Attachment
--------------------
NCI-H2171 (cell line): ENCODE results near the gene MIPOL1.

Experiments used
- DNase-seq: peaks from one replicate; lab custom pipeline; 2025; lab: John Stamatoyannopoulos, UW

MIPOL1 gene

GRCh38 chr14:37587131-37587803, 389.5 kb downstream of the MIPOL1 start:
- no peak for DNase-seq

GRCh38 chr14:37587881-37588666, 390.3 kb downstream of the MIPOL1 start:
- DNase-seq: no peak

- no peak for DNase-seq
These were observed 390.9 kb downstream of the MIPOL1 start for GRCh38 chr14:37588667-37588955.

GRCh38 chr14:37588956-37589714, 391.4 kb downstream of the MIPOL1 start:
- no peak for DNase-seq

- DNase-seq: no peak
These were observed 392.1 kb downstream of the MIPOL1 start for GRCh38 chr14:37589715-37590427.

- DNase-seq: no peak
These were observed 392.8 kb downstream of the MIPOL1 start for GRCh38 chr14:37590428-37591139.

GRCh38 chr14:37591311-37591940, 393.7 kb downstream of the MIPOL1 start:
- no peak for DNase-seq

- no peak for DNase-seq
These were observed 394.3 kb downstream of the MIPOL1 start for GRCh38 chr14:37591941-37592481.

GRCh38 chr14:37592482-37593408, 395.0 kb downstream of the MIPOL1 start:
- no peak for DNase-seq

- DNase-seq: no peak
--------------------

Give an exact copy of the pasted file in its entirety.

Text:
NCI-H2171 (cell line): ENCODE results near the gene MIPOL1.

Experiments used
- DNase-seq: peaks from one replicate; lab custom pipeline; 2025; lab: John Stamatoyannopoulos, UW

MIPOL1 gene

GRCh38 chr14:37587131-37587803, 389.5 kb downstream of the MIPOL1 start:
- no peak for DNase-seq

GRCh38 chr14:37587881-37588666, 390.3 kb downstream of the MIPOL1 start:
- DNase-seq: no peak

- no peak for DNase-seq
These were observed 390.9 kb downstream of the MIPOL1 start for GRCh38 chr14:37588667-37588955.

GRCh38 chr14:37588956-37589714, 391.4 kb downstream of the MIPOL1 start:
- no peak for DNase-seq

- DNase-seq: no peak
These were observed 392.1 kb downstream of the MIPOL1 start for GRCh38 chr14:37589715-37590427.

- DNase-seq: no peak
These were observed 392.8 kb downstream of the MIPOL1 start for GRCh38 chr14:37590428-37591139.

GRCh38 chr14:37591311-37591940, 393.7 kb downstream of the MIPOL1 start:
- no peak for DNase-seq

- no peak for DNase-seq
These were observed 394.3 kb downstream of the MIPOL1 start for GRCh38 chr14:37591941-37592481.

GRCh38 chr14:37592482-37593408, 395.0 kb downstream of the MIPOL1 start:
- no peak for DNase-seq

- DNase-seq: no peak